You will remember Dion had a very hard time selling tickets to his big Montreal fundraiser. This circumstance is amazing, when you consider Liberals choose a francophone. I'm not suggesting Liberals can't turn it around, but every sign available speaks to very troubling predicament. I'm actually worried about the fall by-election, because if the NDP actually makes a strong case, the Liberal brand is more vulnerable than ever. I'd rather not look on the brightside here, because frankly, I think we become more comfortable than we should. The situation is desperate, and we need to act accordingly IMHO :)

Red Tory said...

Steve — Thanks for the link.

Overall a pretty fair assessment I’d say although I’m inclined to agree with KNB that the Liberals have had more expedient priorities in terms of keeping the Conservatives off-balance and off-message, as well as reacting to threats of an election that have seemed impending at times. This hasn’t really enabled them to position themselves for the future and set out their vision as a coherent whole except in the most general sort of way, although we have seen bits and pieces of it coming together as Dion targets different constituencies.

Steve V said...


We are starting to see bits and pieces from Dion, although nothing that really grabs to date- I suspect it will improve. Keeping the Conservatives off balance has really been easy, what with the daily material provided. Having said that, Dion has looked better in QP, more comfortable and confident.

Karen said...

Steve, I hear you and read the article too, but I stand by what I said. At this moment in time being the criteria, I just cannot imagine them being in a different place at the moment.

Policy release, at this point in time, I'm of two minds.

I think general policy themes would be a good idea. Not empty rhetoric mind you, solid themes and vision, but actual policy details to me at this point makes no sense. Not the least of which is that Canadians aren't listening...but the con's are. Announcing policy at this point is tantamount to writing the disingenous con ad's. The con's are more concerned about taking Dion down, than they are about raising themselves.

Did you see QP today? Hill scoffed and laughed at the thought of Dion and it was disgusting. That I heard Taber laughing too, told me something, not that she is a big worry as it relates to credibility, but it seems to be the hottest "sport" in Ottawa right now.

Steve V said...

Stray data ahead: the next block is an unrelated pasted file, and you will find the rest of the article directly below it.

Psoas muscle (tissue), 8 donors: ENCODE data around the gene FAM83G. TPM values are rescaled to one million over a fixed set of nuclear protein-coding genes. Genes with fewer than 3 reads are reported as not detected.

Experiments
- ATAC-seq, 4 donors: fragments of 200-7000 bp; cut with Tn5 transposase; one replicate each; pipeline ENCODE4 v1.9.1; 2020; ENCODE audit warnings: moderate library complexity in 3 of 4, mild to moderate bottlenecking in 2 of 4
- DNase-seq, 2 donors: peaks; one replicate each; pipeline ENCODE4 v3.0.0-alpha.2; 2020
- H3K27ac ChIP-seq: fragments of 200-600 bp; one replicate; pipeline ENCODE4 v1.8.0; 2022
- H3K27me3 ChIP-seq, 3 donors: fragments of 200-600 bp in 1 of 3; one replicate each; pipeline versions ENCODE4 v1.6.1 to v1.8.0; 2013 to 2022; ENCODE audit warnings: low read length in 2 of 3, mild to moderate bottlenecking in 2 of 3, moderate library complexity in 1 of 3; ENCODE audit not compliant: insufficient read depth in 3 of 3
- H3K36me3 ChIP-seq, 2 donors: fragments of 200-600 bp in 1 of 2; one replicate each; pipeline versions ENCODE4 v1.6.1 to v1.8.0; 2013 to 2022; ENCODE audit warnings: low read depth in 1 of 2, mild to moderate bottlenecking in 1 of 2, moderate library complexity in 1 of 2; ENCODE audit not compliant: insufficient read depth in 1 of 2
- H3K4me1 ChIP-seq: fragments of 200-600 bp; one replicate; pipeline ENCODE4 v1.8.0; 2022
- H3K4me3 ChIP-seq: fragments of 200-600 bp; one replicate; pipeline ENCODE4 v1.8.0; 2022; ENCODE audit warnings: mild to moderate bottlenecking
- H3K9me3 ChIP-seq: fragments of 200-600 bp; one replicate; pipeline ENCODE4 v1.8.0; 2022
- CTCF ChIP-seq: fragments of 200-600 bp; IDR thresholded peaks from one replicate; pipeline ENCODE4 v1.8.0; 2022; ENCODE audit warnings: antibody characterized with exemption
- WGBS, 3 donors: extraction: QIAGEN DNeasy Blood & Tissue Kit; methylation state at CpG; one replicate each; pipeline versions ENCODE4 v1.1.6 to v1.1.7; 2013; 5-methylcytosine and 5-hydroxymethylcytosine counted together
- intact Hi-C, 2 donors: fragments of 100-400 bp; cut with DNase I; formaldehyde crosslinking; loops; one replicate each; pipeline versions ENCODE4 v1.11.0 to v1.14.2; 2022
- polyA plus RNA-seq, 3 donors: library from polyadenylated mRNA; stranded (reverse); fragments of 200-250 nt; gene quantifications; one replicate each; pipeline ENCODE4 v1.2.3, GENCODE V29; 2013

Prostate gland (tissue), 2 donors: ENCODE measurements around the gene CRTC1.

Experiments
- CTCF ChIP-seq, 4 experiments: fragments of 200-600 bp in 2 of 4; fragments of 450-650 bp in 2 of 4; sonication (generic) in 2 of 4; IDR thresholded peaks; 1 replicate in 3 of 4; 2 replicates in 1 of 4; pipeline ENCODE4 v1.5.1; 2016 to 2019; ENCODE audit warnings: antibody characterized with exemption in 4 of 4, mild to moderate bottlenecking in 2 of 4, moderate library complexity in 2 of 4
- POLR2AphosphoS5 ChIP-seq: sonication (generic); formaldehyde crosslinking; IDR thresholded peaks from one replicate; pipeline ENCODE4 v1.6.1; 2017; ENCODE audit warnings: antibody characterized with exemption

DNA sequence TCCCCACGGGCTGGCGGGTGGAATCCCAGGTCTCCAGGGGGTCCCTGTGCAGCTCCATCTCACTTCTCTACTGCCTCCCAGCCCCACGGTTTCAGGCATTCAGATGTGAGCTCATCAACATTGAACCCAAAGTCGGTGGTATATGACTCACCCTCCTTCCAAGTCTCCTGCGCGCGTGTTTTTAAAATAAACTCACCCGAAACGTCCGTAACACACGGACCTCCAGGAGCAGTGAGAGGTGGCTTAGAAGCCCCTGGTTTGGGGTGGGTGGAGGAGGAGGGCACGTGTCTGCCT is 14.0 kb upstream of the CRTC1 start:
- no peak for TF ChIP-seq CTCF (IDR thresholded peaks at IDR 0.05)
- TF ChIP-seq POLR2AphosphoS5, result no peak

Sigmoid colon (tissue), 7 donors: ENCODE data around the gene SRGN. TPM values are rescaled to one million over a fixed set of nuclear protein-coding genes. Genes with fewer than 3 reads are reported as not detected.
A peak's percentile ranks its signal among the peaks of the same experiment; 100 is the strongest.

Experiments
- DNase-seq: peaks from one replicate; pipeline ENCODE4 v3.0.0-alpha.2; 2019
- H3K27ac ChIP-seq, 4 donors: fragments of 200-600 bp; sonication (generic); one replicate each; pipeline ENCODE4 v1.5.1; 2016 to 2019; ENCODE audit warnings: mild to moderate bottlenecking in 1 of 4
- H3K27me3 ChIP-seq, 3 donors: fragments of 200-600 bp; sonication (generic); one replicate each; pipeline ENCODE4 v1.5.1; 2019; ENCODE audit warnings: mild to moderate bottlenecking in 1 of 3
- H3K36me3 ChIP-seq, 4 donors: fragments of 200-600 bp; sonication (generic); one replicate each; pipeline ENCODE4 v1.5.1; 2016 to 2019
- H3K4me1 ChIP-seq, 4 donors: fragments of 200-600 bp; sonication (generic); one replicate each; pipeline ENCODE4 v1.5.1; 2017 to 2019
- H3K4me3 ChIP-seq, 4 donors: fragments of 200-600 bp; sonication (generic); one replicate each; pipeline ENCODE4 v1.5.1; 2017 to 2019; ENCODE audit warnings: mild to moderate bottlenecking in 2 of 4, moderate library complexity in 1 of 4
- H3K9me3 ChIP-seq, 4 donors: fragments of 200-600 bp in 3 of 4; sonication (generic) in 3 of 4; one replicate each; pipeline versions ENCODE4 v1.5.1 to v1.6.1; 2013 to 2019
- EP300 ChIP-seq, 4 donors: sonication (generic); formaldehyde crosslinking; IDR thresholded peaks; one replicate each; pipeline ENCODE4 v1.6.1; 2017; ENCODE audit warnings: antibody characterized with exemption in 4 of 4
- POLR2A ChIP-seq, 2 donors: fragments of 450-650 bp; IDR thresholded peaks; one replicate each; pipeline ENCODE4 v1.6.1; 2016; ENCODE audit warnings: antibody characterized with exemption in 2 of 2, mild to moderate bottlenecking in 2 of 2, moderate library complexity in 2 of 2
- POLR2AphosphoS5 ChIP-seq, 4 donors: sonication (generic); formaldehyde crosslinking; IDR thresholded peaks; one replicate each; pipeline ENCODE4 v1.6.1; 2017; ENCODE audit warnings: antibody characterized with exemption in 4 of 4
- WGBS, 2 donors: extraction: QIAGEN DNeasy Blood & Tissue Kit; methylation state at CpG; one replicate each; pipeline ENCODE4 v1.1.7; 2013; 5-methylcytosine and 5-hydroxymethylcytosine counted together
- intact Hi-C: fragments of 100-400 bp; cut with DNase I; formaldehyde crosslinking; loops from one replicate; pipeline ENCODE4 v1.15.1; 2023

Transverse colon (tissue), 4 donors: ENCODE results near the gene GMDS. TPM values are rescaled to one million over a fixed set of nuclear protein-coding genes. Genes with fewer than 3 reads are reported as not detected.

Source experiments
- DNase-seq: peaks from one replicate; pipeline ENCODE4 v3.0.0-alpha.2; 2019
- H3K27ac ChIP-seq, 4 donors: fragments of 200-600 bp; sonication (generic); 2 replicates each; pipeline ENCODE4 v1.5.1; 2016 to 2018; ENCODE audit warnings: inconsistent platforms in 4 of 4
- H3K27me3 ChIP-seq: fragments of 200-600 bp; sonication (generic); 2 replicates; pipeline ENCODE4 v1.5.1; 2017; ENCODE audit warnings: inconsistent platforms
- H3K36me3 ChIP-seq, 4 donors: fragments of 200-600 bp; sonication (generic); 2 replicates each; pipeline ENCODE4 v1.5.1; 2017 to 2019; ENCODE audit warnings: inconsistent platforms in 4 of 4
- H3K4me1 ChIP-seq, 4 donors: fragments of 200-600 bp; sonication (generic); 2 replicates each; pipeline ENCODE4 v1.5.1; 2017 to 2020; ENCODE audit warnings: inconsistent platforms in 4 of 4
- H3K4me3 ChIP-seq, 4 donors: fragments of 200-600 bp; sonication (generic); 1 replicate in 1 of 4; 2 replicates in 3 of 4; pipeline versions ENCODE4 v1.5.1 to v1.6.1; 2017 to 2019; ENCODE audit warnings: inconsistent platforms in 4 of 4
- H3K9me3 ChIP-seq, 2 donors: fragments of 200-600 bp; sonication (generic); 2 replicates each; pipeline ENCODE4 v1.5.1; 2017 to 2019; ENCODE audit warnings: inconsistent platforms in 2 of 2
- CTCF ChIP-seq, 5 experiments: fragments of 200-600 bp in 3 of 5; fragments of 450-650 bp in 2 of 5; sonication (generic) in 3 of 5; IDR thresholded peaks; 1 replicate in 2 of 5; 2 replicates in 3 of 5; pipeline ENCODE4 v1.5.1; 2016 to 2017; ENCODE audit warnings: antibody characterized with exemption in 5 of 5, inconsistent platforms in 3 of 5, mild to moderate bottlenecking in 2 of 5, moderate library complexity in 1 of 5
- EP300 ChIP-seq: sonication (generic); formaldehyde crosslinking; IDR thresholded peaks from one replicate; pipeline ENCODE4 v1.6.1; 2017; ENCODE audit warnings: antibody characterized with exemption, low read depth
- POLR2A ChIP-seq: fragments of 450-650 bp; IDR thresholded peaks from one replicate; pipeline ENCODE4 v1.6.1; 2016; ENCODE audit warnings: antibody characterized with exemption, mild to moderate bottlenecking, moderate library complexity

"Did you see QP today? Hill scoffed and laughed at the thought of Dion and it was disgusting. That I heard Taber laughing too, told me something, not that she is a big worry as it relates to credibility, but it seems to be the hottest "sport" in Ottawa right now."

I saw Hill today, it's all they have left. The fact Taber joins in, as journalists all seem to do is unfortunate.

Remember during the leadership? Dion received puff piece after puff piece, because they like the underdog. I mistakenly bought into the notion that Dion would enjoy a good relationship with the press. However, the media has accepted the Conservative attack ads as fact and embraced the premise. It's not just the public impression, the ads served to allow open mocking of Dion. It has become sport, and the question then moves to how does Dion change the tone? One thing I've noticed, Dion doesn't do many interviews of late. I think Dion should put himself out there more, it can't hurt.

IslandLiberal said...

I have never seen a government so consumed with re-election get so little for their trouble.

In fairness, I think the last year or so of Paul Martin's government comes pretty close.

The Bloc's score seems a bit high to me; isn't the consensus that they're sliding into irrelevance?

Steve V said...

island liberal

Fair point on Martin, although he was in desperation mode.

The Bloc is holding fast in the polls and with a possible PQ resurgence, it would appear little damage done.

burlivespipe said...

Very shrewd analysis, Steve. I agree that Muclair represents the best and likely only chance to spark an NdP breakthrough and that it would be foolish to underestimate him; however, I also believe we should give them the cool shoulder and not shout about how 'a vote for les pnd is a wasted vote.' That only incites anger and gets those volunteers into overdrive.

By the way, feel free to check out my own poll at

Anonymous said...

A very enlightening post, F&W. Thank you. As an ordinary person who hasn't taken a more than survival-mode interest in politics for years, the events of this past 2 years have found me avidly watching HoC, CPAC, news/opinion panels, reading newspapers and obscure journals like Hansard. Blogs such as yours have been invaluable.
I just want to say that in my limited political conversations and forays into bringing up political subjects at appropriate times, I am finding that people think that Dion has some great ideas. They think he is sincere and will bring forth some positive change for Canada, the environment and the world.
At Commercial Drive Day today there was a lot of talk about what sort of Canada the people are wanting vs. what we are getting. While the Liberal party has some skeletons to clear out of its closets, and the MJ Party was handing out free memberships, many people were more worried about the current government's direction, especially our war efforts vs. nation-building and peacekeeping. NDP or Liberal was the general theme.
Just the jive from the Drive.

L. emersonia

Steve V said...


lol, I voted for Gecko :)


Thanks for the "vibe on the street" :)